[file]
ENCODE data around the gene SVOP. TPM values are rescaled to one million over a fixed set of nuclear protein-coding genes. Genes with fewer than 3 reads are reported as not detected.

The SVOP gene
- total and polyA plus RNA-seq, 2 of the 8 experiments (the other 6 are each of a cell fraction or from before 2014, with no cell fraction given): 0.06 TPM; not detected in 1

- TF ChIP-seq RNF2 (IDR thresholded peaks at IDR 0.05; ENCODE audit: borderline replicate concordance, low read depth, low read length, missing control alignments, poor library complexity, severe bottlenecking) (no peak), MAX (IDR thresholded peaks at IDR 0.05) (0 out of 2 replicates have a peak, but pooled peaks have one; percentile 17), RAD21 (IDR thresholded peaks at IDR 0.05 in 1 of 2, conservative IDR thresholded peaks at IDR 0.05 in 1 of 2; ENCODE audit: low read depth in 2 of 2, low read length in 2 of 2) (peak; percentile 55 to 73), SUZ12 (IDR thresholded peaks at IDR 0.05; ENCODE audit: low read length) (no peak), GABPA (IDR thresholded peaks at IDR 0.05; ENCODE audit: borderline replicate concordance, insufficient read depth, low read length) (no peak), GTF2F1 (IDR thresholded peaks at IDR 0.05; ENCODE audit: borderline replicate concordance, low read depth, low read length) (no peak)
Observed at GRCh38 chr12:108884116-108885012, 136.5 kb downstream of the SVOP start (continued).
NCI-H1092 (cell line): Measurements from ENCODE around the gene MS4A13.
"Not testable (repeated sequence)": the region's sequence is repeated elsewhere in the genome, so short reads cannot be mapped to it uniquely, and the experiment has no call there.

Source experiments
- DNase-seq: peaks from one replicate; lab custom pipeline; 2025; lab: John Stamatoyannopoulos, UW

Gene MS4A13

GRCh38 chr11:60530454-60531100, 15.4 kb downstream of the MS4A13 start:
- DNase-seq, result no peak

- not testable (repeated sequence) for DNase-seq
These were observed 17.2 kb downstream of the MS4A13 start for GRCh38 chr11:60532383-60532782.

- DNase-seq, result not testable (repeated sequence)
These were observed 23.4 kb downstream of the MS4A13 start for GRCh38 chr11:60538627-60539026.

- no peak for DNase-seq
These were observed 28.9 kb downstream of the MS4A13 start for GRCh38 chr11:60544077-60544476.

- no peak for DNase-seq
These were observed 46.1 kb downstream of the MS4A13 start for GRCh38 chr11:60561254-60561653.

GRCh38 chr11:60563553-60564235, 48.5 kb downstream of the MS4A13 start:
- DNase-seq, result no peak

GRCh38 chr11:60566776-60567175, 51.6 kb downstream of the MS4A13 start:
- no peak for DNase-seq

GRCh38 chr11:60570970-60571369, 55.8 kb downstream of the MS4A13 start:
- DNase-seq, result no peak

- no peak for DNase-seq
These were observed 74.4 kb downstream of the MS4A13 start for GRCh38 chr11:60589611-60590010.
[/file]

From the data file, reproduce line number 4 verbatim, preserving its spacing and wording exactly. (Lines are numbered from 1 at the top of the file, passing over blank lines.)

- TF ChIP-seq RNF2 (IDR thresholded peaks at IDR 0.05; ENCODE audit: borderline replicate concordance, low read depth, low read length, missing control alignments, poor library complexity, severe bottlenecking) (no peak), MAX (IDR thresholded peaks at IDR 0.05) (0 out of 2 replicates have a peak, but pooled peaks have one; percentile 17), RAD21 (IDR thresholded peaks at IDR 0.05 in 1 of 2, conservative IDR thresholded peaks at IDR 0.05 in 1 of 2; ENCODE audit: low read depth in 2 of 2, low read length in 2 of 2) (peak; percentile 55 to 73), SUZ12 (IDR thresholded peaks at IDR 0.05; ENCODE audit: low read length) (no peak), GABPA (IDR thresholded peaks at IDR 0.05; ENCODE audit: borderline replicate concordance, insufficient read depth, low read length) (no peak), GTF2F1 (IDR thresholded peaks at IDR 0.05; ENCODE audit: borderline replicate concordance, low read depth, low read length) (no peak)